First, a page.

Make family mealtimes more enjoyable

How to make family mealtimes more enjoyable

How often do you sit down and eat as a family in your house?

I know it’s something my family and I don’t do often enough.  With the children ready to eat almost as soon as they get home from school, eating dinner together during the week just doesn’t work for us.  We try to sit down together for a meal at the weekend but even that doesn’t happen as much as it would in a perfect world.

There are so many benefits to eating together as a family, but it seems to be something that doesn’t happen often enough for lots of families.

Furniture village recently commissioned a survey that looked into mealtime habits in the UK, and the findings are really interesting.  Only 22% of the people asked said that they ate their dinner at the table every night, while 53% said that they eat on the sofa more than anywhere else.

What they also found though was that 70% of the people they asked said that they believed family relationships were strengthened when everyone sat at the table and ate meals together.

It can be hard to find the time though, and when you do have the chance to do it sometimes family meals can be stressful with fussy eaters and no one really talking to each other.  Hopefully these tips will help to make family mealtimes more enjoyable for everyone.

How to make family mealtimes more enjoyable


Get the children to help

It’s easy to feel a bit hard done by if you’re the parent who sorts everything out for family mealtimes.  So get the children in on the action to share the load a bit, as well as get them more interested in the food they’re going to be eating.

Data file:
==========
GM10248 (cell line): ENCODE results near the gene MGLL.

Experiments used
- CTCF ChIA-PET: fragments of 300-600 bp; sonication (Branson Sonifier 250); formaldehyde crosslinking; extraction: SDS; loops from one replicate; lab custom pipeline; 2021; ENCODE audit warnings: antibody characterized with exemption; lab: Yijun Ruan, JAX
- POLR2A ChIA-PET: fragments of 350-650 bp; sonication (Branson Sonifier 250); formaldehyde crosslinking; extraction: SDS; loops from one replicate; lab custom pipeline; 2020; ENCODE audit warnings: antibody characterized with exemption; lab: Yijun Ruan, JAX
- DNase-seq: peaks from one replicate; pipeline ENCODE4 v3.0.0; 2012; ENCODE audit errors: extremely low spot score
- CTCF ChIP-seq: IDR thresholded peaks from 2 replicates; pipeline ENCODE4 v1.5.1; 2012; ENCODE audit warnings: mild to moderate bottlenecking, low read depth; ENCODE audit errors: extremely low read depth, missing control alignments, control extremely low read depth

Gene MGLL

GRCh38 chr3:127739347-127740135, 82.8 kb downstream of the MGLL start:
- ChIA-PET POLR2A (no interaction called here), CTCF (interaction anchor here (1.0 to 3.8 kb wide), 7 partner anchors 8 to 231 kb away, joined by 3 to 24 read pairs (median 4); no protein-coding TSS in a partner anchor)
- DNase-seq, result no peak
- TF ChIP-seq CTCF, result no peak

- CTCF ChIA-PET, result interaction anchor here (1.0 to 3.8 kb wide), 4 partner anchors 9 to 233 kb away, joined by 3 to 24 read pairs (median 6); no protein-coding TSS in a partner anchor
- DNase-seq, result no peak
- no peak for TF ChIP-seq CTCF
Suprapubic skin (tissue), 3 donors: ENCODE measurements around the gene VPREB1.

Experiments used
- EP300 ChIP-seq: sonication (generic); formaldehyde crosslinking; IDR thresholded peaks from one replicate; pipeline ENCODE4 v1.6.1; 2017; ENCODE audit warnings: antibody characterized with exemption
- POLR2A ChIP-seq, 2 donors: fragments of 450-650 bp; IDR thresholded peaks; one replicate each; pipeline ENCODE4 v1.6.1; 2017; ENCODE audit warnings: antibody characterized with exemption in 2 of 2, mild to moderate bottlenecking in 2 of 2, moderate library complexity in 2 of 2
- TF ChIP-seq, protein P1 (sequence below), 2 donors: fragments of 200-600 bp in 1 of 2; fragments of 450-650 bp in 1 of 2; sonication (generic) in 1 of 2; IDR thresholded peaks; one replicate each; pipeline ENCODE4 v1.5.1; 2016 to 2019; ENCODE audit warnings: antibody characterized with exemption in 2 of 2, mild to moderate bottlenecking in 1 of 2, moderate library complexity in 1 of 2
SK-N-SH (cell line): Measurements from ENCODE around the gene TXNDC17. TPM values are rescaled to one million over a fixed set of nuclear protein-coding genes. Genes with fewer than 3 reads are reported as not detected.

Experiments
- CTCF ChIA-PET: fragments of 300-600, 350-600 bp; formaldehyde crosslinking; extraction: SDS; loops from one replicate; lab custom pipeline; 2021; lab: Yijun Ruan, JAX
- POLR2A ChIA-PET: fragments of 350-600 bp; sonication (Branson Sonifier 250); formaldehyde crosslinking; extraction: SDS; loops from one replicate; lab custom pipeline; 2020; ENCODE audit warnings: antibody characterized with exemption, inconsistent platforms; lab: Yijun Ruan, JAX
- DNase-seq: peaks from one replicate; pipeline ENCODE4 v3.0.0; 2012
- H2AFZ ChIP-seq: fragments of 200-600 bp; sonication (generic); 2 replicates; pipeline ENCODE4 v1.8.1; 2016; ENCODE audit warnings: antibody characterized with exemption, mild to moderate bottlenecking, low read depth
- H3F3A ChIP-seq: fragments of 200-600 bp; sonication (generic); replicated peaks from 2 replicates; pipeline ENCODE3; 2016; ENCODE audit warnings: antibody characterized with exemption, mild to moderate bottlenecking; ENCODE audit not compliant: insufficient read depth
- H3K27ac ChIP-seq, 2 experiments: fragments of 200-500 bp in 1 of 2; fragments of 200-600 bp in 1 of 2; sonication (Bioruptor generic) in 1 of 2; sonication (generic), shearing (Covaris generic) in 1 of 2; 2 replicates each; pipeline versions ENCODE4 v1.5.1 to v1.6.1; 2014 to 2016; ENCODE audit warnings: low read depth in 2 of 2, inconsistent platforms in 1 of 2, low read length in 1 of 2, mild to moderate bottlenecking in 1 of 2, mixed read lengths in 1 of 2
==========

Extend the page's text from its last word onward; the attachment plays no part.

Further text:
Depending on a child’s age they can help with:

  • Menu planning
  • Food shopping
  • Preparing ingredients for the meal
  • Cooking the meal itself
  • Laying the table and clearing up afterwards


Play some games

You can make the dinner table a happy, fun place for everyone to spend time together by playing a few games during mealtimes.

Here are some ideas:

  • Would you rather?  Ask your children age-appropriate questions like “would you rather be the teacher at school or a student?”.  You can ask really silly questions or more serious ones, depending on the mood everyone is in.
  • Who am I?  This is a game we play in the car sometimes.  One person thinks of someone (normally someone we know in real life) and the others ask them yes or no questions to try and work out who they’re thinking of.
  • What am I?  This is basically the same game, but you think of an object rather than a person.
  • Carry on the story.  One person starts a story, along the lines of ‘once upon a time there was a little girl with blond hair’.  Then the next person makes up the next line of the story, and then go around the table with each person adding more to it.  The aim really is to make the story as silly as possible.
  • ABC.  Think of a topic like countries or foods or people’s names and then go around the table coming up with an answer for each letter of the alphabet.


Get the conversation going

If you’d rather chat with your children than play games, then you can start a conversation by asking what the best and worst parts of their day were.

Then move on to more random conversation topics, like:

  • If a genie granted you a wish, what would you wish for and why?
  • If you could pick a new name for yourself, what would it be?
  • If you were a superhero, what would your special power be?
  • If you could only eat one food for the next week, what would you chose?
  • If you could visit the setting of any book or tv programme, where would you go?

The great thing about these kinds of questions is they’re quite fun for the adults to answer too.


I know these ideas won’t magically solve issues with fussy eaters or get fidgety little ones to sit still and eat their food.  

There are always circumstances that make mealtimes stressful and no fun for anyone involved.  Hopefully though these tips will help to get children more interested in sitting down together.  They might distract them enough that they’ll put more food in their mouths without a big fuss.  They might engage them enough that they’ll stay sitting at the table that bit longer.

Do you have any other tips to make mealtimes more enjoyable for the whole family?


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